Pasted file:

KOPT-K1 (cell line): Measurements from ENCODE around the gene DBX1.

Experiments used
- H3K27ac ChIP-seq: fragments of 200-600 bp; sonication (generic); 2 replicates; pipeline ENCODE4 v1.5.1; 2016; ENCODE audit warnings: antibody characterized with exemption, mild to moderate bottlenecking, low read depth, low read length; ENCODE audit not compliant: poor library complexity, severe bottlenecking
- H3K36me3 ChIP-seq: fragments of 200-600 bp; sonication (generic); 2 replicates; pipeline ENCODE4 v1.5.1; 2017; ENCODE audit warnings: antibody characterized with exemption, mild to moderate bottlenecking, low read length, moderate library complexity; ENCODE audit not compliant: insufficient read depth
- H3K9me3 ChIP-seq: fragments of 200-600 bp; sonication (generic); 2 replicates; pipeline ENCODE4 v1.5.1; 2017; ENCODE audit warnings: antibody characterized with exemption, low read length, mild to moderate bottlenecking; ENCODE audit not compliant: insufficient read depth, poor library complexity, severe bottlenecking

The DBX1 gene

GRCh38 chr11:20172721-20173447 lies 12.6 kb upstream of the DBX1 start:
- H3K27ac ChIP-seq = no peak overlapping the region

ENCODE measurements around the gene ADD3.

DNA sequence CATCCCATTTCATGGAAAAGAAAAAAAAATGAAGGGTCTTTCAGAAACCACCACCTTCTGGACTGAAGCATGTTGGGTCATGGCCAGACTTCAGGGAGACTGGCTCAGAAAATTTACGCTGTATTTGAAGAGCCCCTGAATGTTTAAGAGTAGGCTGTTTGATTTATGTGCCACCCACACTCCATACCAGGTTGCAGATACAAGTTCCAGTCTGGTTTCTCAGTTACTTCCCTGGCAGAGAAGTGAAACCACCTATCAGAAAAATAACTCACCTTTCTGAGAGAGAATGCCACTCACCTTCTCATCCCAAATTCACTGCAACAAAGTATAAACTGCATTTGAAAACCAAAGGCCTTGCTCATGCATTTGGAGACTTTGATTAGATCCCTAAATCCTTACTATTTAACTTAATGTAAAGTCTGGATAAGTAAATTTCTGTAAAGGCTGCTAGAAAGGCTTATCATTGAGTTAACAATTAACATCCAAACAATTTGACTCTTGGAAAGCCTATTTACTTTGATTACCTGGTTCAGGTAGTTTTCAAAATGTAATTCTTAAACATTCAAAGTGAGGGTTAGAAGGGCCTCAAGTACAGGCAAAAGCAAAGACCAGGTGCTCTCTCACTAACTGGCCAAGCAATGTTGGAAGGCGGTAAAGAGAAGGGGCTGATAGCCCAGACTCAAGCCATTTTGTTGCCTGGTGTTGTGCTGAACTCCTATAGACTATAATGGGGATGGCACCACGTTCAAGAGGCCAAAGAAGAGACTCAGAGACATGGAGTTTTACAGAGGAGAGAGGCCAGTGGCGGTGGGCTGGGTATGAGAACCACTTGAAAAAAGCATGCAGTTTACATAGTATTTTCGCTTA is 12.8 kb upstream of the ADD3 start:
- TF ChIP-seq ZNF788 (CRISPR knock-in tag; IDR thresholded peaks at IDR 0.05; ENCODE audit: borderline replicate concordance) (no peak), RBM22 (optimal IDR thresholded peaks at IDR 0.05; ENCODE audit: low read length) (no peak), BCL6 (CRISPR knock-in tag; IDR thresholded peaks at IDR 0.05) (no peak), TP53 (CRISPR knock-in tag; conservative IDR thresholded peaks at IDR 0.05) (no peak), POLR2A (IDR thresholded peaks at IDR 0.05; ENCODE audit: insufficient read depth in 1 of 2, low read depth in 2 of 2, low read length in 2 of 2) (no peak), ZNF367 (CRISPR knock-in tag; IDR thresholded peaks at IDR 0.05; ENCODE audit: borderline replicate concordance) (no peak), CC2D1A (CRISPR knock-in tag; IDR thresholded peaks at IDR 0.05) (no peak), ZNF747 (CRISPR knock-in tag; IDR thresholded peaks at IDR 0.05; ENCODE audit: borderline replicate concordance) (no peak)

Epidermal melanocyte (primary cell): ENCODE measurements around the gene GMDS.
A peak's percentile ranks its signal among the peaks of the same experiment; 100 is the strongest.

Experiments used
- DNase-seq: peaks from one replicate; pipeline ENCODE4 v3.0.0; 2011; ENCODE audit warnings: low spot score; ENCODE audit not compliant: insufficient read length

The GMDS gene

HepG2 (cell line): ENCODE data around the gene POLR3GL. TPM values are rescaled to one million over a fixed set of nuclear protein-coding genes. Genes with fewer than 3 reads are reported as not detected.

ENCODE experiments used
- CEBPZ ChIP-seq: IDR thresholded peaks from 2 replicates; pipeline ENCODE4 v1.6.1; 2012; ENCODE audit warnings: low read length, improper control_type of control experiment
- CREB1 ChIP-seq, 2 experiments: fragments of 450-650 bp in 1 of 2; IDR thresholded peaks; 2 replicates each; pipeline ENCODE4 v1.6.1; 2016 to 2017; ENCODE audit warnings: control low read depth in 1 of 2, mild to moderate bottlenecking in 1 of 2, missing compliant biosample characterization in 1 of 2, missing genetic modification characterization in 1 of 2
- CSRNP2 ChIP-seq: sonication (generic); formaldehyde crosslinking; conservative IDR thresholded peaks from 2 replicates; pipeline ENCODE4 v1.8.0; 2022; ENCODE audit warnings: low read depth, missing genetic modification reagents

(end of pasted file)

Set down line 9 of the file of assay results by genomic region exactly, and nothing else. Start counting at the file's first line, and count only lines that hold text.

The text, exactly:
ENCODE measurements around the gene ADD3.